FIG. 3 depicts at 300 a flow diagram showing the stages that comprise an example main rounding heuristic. The four stages listed, plus the postprocessing operations, are described in greater detail with respect to FIGS. 48 below. The operations depicted in the four stages are necessary to fix the four main families of integer decision variables that are part of the solution to the pack optimization formulation: NumOuters, NumOpenedOuters, NumUnopenedOuters, and NumLooseInners. FIG. 4 shows the steps taken in an example main rounding heuristic to fix all values of the NumOuters variables in the solution to integer values. FIG. 5 depicts the operations involved in fixing the NumUnopenedOuters and NumOpenedOuters variables, which sum to equal NumOuters. FIG. 6 depicts the steps taken to set the NumLooseInners variables. FIG. 7 shows the calculation of several auxiliary decision variables based on the values derived from solving the optimization formulations and the constraints input to the pack optimization system. FIG. 8 depicts the postprocessing done to ensure, for example, that no constraints are violated and that the solution to the pack optimization formulation is as efficient as possible (e.g., by attempting to convert loose inner packs to unopened outer packs where possible). The use of ordinal terms, such as the modifier “first” in “first stage,” is not meant to imply a particular order for the steps described herein with respect to FIGS. 48. Rather, the ordinal terms are used only to structure the description of the main rounding heuristic in order to make it easier to understand.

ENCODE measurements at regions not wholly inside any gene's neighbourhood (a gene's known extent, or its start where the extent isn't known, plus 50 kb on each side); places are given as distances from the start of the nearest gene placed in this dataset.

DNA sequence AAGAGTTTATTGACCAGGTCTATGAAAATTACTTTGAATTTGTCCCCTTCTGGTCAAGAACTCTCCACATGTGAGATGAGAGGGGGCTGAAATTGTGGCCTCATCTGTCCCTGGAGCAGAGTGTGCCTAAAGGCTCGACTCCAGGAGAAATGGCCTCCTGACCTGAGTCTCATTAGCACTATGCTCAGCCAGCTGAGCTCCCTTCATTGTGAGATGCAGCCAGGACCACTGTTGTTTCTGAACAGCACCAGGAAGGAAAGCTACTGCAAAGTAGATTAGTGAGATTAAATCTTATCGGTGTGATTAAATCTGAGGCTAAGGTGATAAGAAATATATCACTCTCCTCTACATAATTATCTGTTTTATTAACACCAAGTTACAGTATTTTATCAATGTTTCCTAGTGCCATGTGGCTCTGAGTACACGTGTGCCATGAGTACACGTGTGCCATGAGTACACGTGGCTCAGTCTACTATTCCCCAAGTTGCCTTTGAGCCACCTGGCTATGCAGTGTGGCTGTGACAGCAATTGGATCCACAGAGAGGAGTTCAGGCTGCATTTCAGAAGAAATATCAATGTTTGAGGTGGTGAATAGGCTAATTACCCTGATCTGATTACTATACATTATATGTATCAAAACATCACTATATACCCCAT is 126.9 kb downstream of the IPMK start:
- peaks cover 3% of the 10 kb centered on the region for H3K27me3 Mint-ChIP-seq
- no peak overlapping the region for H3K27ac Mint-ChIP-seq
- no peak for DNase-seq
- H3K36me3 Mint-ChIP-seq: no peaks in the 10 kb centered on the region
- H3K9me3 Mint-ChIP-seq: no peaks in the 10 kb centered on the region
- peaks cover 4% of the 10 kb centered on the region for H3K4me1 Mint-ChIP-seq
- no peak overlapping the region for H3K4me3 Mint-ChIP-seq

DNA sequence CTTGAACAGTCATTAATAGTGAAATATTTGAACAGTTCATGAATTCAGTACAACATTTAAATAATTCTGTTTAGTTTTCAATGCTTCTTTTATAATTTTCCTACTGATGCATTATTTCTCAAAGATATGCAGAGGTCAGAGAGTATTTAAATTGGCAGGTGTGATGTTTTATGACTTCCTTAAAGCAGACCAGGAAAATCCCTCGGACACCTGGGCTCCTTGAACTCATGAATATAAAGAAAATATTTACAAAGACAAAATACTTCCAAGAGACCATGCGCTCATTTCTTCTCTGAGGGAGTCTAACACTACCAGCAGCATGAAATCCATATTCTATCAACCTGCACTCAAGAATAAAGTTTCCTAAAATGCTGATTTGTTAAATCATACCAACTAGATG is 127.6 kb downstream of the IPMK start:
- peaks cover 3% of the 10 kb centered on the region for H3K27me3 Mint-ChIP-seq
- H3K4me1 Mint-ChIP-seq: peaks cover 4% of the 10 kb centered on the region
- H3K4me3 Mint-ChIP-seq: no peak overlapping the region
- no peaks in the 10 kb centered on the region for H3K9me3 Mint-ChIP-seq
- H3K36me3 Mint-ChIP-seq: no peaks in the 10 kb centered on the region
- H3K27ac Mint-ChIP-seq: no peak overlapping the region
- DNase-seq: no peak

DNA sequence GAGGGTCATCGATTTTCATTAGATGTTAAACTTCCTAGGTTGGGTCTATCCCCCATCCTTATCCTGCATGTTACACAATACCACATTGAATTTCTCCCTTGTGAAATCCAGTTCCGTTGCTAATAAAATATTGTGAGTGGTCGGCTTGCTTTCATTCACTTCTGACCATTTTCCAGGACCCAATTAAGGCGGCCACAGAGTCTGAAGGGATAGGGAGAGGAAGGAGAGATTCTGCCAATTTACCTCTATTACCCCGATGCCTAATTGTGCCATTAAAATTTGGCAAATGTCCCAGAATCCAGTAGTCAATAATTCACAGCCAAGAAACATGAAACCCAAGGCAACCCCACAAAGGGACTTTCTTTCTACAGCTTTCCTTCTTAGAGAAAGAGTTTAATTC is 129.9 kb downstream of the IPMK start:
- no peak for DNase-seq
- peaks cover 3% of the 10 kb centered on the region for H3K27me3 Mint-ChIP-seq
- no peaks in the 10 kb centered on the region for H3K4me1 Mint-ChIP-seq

[0033]
FIG. 4 depicts at 400 a flow diagram showing the operations involved in a first stage of an example main rounding heuristic. Initially, a generic LP solver may be used to solve the LP relaxation (obtained by ignoring integrality constraints on all decision variables) of the MILP optimization formulation, as depicted at 410. Solving the LP relaxation with a generic LP solver is significantly less computeintensive than direct solving of the MILP optimization formulation. As a tradeoff, the solution to the LP relaxation most likely will not conform to the constraint that the output values include only integers. Thus, in this stage, at 420, the output values for the NumOuters variables for the various distribution end points are analyzed to determine whether any of the values are noninteger (i.e., they include a fractional portion). If any of the values are noninteger, then one or more of the noninteger NumOuters variables is fixed to an integer value, as shown at 430. For example, the heuristic may round the NumOuters variable with a value that is closest to an integer. In another example, the heuristic may choose the NumOuters variable having a value that includes the largest fractional portion and create two branches. In the first branch, the upper bound for the chosen value is set to the integer portion of the value (i.e., the value is rounded down) and in the second branch, the lower bound for the chosen value is set to the next highest integer value (i.e., the value is rounded up). The heuristic then would evaluate the LP objective values produced in each branch and choose the branch that produced the smaller LP objective value.

[0034]